HARARE – Zanu PF’s new commissar Victor Matemadanda has dismissed claims that his recent appointment was meant to address growing concerns about the re-emergence of factionalism in the party.
President Emmerson Mnangagwa last week appointed Matemadanda as a replacement for former army general Engelbert Rugeje, who was removed from the commissariat after only a year at the helm.
Observers said by removing Rugeje and replacing him with Matemadanda, Mnangagwa was trying to consolidate his power and stop depending on the military which propelled him to power in 2017.
Matemadanda also said those who were saying Zanu PF had failed were apportioning blame on the wrong people as it was former president Robert Mugabe’s administration that ran the affairs of the country.
He said the Zanu PF government would not tolerate protests against Mnangagwa’s administration, saying the anger should be directed at businesses that were raising prices. Matemadanda (VM) spoke to our senior reporter Obey Manayiti (OM) and below is the interview.
OM: What would you consider to be your immediate task following your appointment?
VM: In politics you don’t get into a position as though the party is being formed on that day.
You continue from where others had gone up to, so I am going to embark on all programmes that the party was doing, but maybe the approach might be different.
However, as a party, we have the same guidelines and principles and in the case of this republic, we have one manifesto, which won us elections and it is this manifesto that we would want to push.
You remember that the president said it is not going to be politics and politics, but politics and economics.
The economics approach of Zanu PF comes from its campaign or election manifesto because it is the one that the people voted for and the fulfilment of the manifesto will be achieving the goals that we set for ourselves, which the people voted for.
OM: But do you have specific targets in your new role?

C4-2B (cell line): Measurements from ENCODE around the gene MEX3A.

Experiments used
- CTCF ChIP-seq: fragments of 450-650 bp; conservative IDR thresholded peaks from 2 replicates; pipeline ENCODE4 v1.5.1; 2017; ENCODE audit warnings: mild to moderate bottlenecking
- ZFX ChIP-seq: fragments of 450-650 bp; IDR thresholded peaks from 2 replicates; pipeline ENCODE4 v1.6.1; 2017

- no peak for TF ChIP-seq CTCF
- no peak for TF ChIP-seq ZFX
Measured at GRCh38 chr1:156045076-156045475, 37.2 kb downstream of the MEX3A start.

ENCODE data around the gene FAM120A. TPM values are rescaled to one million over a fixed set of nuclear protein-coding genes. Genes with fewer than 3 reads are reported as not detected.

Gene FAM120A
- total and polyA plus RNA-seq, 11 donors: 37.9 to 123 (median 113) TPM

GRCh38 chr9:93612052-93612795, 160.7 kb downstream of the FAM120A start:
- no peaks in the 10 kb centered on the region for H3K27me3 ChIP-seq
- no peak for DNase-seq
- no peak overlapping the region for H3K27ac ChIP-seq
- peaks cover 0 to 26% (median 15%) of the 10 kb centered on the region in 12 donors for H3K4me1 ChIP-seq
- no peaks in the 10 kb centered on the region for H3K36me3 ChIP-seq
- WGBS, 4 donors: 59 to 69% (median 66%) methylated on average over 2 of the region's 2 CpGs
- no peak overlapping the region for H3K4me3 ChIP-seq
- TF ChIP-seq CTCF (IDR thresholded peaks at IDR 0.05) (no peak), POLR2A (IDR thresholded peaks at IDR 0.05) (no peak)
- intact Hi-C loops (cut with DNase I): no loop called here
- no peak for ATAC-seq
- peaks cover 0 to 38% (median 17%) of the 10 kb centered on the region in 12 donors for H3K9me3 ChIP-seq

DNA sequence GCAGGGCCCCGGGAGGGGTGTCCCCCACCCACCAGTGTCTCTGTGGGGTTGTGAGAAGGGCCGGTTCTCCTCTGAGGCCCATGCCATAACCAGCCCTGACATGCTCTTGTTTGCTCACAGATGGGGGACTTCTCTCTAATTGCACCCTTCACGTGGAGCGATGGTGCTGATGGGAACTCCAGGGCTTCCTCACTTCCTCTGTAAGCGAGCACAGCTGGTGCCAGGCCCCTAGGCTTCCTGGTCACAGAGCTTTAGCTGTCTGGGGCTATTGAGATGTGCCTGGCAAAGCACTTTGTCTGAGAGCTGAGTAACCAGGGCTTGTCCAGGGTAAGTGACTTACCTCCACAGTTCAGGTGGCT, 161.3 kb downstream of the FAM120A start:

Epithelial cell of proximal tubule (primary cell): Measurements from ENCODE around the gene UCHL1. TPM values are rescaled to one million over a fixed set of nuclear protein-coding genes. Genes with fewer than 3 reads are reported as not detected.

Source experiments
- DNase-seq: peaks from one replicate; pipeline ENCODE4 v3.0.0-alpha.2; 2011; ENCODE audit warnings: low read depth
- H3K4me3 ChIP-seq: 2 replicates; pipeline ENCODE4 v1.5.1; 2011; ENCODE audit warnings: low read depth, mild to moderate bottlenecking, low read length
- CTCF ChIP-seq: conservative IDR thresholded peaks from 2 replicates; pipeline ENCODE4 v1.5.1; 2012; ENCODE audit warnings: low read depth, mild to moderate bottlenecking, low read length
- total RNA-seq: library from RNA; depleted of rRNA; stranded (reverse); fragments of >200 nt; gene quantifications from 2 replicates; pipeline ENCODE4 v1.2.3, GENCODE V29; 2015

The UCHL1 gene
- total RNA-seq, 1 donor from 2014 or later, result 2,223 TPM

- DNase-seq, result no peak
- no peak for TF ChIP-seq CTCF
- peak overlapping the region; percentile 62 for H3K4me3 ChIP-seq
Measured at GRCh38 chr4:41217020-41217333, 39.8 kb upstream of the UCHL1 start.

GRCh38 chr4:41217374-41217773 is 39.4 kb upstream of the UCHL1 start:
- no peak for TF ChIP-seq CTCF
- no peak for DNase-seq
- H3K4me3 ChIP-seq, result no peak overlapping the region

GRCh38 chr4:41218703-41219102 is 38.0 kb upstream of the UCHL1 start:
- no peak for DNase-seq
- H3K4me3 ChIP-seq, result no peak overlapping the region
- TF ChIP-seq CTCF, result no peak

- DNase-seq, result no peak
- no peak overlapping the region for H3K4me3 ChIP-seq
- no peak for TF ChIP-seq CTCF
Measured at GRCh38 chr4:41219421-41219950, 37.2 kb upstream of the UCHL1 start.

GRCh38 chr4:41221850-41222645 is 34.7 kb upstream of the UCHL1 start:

VM: Of course, first Zanu PF is a people’s party and those that were grown up when we got independence will remember that every Zanu PF programme and project was coined as a people’s programme.
Everything that was being done was for the people and that is to say the people, in Karl Marx’s or Lenin’s words, should dictate what the party and government do.
This they called the dictatorship of the proletariat or the dictatorship of the general masses.
So I think the problem that had come into Zanu PF, especially in the last dispensation, was that the leadership took the party from the people and dictated the way forward yet the arrangement should be vice-versa.
It is the people that should dictate where the party must go.
This is why the president when he got into power, emphasised that he was going to introduce servant leadership.
We use a process in politics called democratic centralism, which entails that every strata or level of the party must be involved in every decision-making and resolution of problems.
It is the grassroots that identify a problem. This is why when we got independence, we introduced what were known as village development committees and ward development committees, which were meant to organise people so that together as a community the people would identify a problem and get solutions.
Then you would see Zanu PF people being involved because that is the agenda or manifesto of the party.
It is the politics that defines what structure the party should have, what approach the party and government should have.
This is so because the government is a child of the party. By so doing, people are now belonging to a process of rulership, to a process of development.
Therefore, my other task is to make sure that the party goes straight to the people, it is removed from the hands of the leadership and taken to the people.
This is why we emphasise on the cell structure of the party because everyone belongs to a cell.
It is the cell that is the most important structure, the central committee and politburo do not have many people. Therefore, there is no power there. It is just a place to make decisions from the people.
We are also going to make sure that every department of government understands what is there, understands that they have to provide a service to the electorate.
If they cannot provide that service, then they must justify their existence.
Where do we get this direction? It is from the manifesto that was voted for by the people.
Therefore, the manifesto of the party should be the commander of every operation of the party.
OM: Are you reinforcing the notion that Zanu PF is bigger than the government?